A mirror of the Chinese mind

Updated: 2011-03-30 07:52

By Mei Jia (China Daily)

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The classics survive and thrive partly because they lend themselves to reinterpretation and new mediums of expression - and also because they inform the Chinese way of thinking to the present day.

For instance, Killers of the Three Kingdoms is a card game inspired by the heroic characters from Romance of the Three Kingdoms.

 A mirror of the Chinese mind

A scene from a Romance of Three Kingdoms TV series. Photos Provided to China Daily

The characters represent what it means to be Chinese, such as having a strong faith in Confucius' ideals of loyalty and fidelity, while presenting a Chinese worldview.

If you visit Chinatowns around the world you may be able to see small shrines featuring the crimson-faced Lord Guan Yu, who is best known from the Three Kingdoms and many of the fictional accounts of him in the book.

In Japan, Three Kingdoms is a cultural touchstone and is referred to in military handbooks and even guides CEO decisions. The book is also the basis of best selling video games and manga books.

Written by Luo Guanzhong, it is the country's first historical novel arranged in chapters and tells tales spanning 100 turbulent years from the late Eastern Han Dynasty (AD 25-220) to the end of the Three Kingdoms Period (AD 220-280).

"The Iliad of China" is how Anthony C. Yu with University of Chicago described the book; while Lu Jiande, an English and Chinese language literature researcher at Chinese Academy of Social Sciences, compares it to Ivanhoe by Sir Walter Scott.

The plot revolves around the lords and retainers of three kingdoms - Wei in the north, Wu in the east and Shu in the west - as they fight for control of the country.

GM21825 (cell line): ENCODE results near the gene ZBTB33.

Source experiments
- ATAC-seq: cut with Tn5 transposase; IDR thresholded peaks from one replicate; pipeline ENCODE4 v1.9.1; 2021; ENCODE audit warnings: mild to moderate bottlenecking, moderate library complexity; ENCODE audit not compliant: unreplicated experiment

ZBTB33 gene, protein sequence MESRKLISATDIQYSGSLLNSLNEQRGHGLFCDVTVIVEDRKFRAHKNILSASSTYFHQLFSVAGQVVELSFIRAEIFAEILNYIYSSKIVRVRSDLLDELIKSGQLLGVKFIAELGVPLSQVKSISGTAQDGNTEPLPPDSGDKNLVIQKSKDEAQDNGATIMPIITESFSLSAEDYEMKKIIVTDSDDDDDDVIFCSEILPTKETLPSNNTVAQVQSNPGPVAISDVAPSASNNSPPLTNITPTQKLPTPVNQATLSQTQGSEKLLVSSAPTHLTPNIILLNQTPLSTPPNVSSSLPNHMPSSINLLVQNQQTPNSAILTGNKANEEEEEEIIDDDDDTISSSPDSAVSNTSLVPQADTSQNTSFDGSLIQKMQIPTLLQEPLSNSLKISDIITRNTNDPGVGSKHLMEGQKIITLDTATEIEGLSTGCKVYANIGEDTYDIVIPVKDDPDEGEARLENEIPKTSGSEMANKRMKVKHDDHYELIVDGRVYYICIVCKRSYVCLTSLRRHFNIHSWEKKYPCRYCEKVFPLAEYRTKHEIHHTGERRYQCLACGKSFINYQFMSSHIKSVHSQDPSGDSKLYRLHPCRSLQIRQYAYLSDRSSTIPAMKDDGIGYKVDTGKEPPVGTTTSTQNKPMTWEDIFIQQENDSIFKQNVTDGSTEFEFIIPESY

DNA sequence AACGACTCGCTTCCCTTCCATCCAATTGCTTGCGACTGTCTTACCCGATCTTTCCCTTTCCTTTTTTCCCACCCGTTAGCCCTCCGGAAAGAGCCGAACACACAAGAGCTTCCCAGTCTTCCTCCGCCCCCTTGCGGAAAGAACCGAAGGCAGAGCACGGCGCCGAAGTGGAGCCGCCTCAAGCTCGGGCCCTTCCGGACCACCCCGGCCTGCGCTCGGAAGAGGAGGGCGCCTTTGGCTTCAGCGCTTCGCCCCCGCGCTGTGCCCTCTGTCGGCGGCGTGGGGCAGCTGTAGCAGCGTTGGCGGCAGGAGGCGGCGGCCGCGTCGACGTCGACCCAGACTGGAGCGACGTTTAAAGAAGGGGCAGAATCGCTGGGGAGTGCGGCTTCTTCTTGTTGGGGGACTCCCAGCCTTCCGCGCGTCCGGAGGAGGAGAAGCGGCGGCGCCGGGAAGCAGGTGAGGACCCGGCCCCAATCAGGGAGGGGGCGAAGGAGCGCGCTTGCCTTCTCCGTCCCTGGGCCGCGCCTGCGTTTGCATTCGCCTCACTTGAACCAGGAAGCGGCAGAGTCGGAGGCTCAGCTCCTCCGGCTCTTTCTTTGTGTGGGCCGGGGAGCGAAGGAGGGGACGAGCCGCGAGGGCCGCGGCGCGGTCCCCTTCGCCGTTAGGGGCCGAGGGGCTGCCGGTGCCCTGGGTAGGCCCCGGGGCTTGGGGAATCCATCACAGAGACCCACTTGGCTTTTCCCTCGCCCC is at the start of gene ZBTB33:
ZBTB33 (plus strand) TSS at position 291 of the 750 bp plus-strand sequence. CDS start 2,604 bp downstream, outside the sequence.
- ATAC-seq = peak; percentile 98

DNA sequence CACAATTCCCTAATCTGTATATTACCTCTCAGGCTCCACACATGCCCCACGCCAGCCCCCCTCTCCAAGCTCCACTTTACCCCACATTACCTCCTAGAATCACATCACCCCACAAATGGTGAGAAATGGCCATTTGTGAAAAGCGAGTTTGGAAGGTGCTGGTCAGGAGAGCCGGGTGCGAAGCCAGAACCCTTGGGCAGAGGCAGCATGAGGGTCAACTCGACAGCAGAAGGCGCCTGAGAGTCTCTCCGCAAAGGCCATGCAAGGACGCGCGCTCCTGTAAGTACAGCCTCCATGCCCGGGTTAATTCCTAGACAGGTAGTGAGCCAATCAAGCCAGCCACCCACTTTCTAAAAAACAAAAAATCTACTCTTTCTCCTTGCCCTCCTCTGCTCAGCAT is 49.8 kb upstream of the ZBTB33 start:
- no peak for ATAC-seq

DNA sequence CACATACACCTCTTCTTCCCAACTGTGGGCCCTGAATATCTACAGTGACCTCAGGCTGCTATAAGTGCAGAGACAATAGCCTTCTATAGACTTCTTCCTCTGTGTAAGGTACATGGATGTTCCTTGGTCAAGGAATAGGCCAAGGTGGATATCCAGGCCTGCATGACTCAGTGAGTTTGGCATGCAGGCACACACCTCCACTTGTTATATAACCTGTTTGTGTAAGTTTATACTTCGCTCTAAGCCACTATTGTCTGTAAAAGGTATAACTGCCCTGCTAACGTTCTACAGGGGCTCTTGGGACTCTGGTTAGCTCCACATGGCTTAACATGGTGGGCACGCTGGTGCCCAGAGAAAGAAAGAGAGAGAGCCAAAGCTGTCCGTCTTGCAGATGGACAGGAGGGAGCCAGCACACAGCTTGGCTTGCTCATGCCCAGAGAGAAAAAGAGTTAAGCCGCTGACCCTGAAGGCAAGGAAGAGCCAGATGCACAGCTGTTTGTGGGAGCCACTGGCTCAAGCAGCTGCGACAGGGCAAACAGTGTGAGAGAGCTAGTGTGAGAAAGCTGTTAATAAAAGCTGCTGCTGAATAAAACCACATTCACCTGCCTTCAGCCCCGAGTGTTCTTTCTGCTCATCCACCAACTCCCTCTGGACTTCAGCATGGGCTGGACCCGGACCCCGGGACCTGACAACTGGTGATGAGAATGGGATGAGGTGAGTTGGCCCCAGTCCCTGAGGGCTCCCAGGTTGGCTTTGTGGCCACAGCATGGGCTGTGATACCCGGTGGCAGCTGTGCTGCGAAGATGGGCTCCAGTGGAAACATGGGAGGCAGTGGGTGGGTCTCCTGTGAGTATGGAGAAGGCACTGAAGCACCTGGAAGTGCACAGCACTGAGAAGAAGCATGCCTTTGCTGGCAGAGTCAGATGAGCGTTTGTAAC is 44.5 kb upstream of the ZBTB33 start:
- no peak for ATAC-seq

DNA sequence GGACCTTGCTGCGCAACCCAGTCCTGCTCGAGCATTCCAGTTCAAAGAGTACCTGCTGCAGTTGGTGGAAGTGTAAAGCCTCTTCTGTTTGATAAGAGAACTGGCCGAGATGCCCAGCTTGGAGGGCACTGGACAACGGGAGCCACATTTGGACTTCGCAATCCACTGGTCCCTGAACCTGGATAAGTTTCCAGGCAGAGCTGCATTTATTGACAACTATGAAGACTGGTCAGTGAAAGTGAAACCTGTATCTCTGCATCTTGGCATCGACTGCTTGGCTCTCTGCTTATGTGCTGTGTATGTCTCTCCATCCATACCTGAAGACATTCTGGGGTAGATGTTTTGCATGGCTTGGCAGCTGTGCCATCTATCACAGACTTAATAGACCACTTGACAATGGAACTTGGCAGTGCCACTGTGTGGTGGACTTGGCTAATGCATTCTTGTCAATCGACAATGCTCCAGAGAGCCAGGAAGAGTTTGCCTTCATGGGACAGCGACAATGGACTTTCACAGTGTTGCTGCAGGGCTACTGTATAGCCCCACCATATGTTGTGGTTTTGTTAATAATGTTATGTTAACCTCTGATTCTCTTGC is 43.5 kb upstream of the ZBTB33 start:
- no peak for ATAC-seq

Not too much is known about the author except that he was born in a chaotic period when the Yuan Dynasty (1271-1368) was about to be replaced by the Ming Dynasty (1368-1644).

Rumored to be a student of the author of Outlaws of the Marsh, Shi Naian, Luo was a prolific writer of historical fiction.

In Three Kingdoms, Luo combines historical facts with his own interpretation and imagination, re-organizing oral literature, while telling the story skillfully.

One great achievement of the novel is the tightly plotted stories and a rich tapestry of characters.

War stories are a staple element of most cultures and in Three Kingdoms there is betrayal and hugely inventive military strategies, such as Zhuge Liang's "Borrowing Arrows with Straw Boats" in the "Battle of Red Cliffs".

Zhuge is part of the Shu camp and makes an alliance to triumph over the stronger Wei power under Cao Cao. When the two sides confront each other on opposite sides of the Yangtze River near the Red Cliffs, Zhuge's troops run out of arrows.

His solution is to pretend to launch an attack by sending boats with straw dummies. Cao's archers fire at the dummies and Zhuge's forces return with boats loaded with arrows.

From such tales, vivid idioms and proverbs entered the Chinese language. For instance, "Speak of Cao Cao and Cao Cao arrives" is how Chinese say, "Speak of the devil".

The archaeological discovery of Cao Cao's tomb in 2010 and the furor that resulted inevitably owes a lot to the continued popularity of Three Kingdoms.

Both Moss Roberts and C. H. Brewitt-Taylor have rendered the complete text of Three Kingdoms into English.

Roberts' version has faithfully rendered the cultural messages of the original, while Brewitt-Taylor's storytelling is generally considered to be superior, although some readers say it is not as faithful to the original.

For an introduction to the book, Hock G. Tjoa presents the section "Battle of Red Cliffs" and will give readers an idea as to why it is considered an introduction to Chinese thought.


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